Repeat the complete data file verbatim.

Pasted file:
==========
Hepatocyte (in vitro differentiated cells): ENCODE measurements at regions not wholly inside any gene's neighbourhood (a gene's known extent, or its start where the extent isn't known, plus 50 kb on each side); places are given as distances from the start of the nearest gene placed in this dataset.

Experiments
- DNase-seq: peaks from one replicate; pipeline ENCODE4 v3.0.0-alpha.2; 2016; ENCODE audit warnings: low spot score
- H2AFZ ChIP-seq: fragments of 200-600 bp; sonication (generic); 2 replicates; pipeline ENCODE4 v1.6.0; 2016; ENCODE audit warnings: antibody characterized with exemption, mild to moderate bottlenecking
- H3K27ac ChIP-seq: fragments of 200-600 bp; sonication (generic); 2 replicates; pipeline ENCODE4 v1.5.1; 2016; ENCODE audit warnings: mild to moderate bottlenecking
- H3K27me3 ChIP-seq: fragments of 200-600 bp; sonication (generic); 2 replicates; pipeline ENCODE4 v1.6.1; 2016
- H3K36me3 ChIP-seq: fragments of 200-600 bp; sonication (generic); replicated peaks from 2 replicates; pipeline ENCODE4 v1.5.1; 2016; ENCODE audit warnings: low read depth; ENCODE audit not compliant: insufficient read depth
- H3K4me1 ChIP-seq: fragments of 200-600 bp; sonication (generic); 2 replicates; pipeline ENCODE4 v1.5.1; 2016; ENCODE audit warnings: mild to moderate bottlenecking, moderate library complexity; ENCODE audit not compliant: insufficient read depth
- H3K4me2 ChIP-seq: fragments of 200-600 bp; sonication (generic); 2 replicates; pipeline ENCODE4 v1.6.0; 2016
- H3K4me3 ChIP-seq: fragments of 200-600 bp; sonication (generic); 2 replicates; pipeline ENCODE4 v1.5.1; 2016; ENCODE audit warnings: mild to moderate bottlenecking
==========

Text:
Hepatocyte (in vitro differentiated cells): ENCODE measurements at regions not wholly inside any gene's neighbourhood (a gene's known extent, or its start where the extent isn't known, plus 50 kb on each side); places are given as distances from the start of the nearest gene placed in this dataset.

Experiments
- DNase-seq: peaks from one replicate; pipeline ENCODE4 v3.0.0-alpha.2; 2016; ENCODE audit warnings: low spot score
- H2AFZ ChIP-seq: fragments of 200-600 bp; sonication (generic); 2 replicates; pipeline ENCODE4 v1.6.0; 2016; ENCODE audit warnings: antibody characterized with exemption, mild to moderate bottlenecking
- H3K27ac ChIP-seq: fragments of 200-600 bp; sonication (generic); 2 replicates; pipeline ENCODE4 v1.5.1; 2016; ENCODE audit warnings: mild to moderate bottlenecking
- H3K27me3 ChIP-seq: fragments of 200-600 bp; sonication (generic); 2 replicates; pipeline ENCODE4 v1.6.1; 2016
- H3K36me3 ChIP-seq: fragments of 200-600 bp; sonication (generic); replicated peaks from 2 replicates; pipeline ENCODE4 v1.5.1; 2016; ENCODE audit warnings: low read depth; ENCODE audit not compliant: insufficient read depth
- H3K4me1 ChIP-seq: fragments of 200-600 bp; sonication (generic); 2 replicates; pipeline ENCODE4 v1.5.1; 2016; ENCODE audit warnings: mild to moderate bottlenecking, moderate library complexity; ENCODE audit not compliant: insufficient read depth
- H3K4me2 ChIP-seq: fragments of 200-600 bp; sonication (generic); 2 replicates; pipeline ENCODE4 v1.6.0; 2016
- H3K4me3 ChIP-seq: fragments of 200-600 bp; sonication (generic); 2 replicates; pipeline ENCODE4 v1.5.1; 2016; ENCODE audit warnings: mild to moderate bottlenecking